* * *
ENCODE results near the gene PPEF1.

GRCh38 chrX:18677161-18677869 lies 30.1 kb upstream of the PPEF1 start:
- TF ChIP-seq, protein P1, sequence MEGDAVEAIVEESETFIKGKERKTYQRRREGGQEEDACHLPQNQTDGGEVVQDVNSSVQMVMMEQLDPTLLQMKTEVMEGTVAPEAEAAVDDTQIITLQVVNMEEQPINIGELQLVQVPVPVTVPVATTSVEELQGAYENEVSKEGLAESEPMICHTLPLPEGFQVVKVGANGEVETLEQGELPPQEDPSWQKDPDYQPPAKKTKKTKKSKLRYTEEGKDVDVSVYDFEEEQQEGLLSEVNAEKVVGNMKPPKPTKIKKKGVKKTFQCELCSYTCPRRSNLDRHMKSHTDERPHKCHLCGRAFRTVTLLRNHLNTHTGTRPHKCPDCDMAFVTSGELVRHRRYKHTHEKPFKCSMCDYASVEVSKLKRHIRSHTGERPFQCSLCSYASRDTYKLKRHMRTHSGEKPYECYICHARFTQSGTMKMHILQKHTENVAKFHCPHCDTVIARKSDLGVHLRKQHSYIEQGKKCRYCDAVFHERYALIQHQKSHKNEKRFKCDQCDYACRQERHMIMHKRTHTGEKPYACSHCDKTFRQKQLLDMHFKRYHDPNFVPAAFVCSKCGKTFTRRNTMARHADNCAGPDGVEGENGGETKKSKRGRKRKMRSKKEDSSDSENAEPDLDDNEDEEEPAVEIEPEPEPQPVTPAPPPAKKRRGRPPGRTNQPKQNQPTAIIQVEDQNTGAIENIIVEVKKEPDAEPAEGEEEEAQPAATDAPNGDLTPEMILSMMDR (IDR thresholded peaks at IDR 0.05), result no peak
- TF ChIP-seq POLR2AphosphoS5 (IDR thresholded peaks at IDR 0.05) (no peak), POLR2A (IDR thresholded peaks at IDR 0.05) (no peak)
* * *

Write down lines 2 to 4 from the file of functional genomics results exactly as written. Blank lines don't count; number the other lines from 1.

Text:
GRCh38 chrX:18677161-18677869 lies 30.1 kb upstream of the PPEF1 start:
- TF ChIP-seq, protein P1, sequence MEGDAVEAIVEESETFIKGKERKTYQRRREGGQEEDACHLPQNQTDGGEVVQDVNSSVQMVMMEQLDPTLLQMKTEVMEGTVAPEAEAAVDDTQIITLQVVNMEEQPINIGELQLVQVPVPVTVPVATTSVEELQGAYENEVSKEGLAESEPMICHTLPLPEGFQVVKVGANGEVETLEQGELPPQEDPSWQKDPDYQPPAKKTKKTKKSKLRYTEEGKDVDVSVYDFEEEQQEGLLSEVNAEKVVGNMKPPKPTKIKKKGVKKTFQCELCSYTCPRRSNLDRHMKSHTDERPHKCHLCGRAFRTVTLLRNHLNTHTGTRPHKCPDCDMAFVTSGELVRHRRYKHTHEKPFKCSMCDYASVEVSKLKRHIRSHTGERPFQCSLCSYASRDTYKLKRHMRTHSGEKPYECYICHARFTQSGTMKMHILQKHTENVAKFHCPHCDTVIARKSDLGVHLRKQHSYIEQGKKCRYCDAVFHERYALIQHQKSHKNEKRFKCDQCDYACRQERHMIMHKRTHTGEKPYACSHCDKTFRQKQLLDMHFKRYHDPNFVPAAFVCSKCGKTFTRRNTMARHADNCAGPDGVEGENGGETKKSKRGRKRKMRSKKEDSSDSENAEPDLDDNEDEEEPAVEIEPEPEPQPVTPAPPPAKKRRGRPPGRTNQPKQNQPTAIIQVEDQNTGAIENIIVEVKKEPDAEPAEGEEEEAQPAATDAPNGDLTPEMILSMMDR (IDR thresholded peaks at IDR 0.05), result no peak
- TF ChIP-seq POLR2AphosphoS5 (IDR thresholded peaks at IDR 0.05) (no peak), POLR2A (IDR thresholded peaks at IDR 0.05) (no peak)